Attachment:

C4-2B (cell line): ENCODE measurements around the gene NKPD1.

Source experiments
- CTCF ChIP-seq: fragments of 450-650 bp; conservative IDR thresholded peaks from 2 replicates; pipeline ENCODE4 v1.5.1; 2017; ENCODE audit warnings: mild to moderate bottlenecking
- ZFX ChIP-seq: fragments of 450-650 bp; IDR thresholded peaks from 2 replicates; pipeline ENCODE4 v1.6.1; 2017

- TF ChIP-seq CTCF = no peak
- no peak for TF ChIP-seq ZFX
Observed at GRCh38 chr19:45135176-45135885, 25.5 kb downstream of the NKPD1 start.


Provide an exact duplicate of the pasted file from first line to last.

C4-2B (cell line): ENCODE measurements around the gene NKPD1.

Source experiments
- CTCF ChIP-seq: fragments of 450-650 bp; conservative IDR thresholded peaks from 2 replicates; pipeline ENCODE4 v1.5.1; 2017; ENCODE audit warnings: mild to moderate bottlenecking
- ZFX ChIP-seq: fragments of 450-650 bp; IDR thresholded peaks from 2 replicates; pipeline ENCODE4 v1.6.1; 2017

- TF ChIP-seq CTCF = no peak
- no peak for TF ChIP-seq ZFX
Observed at GRCh38 chr19:45135176-45135885, 25.5 kb downstream of the NKPD1 start.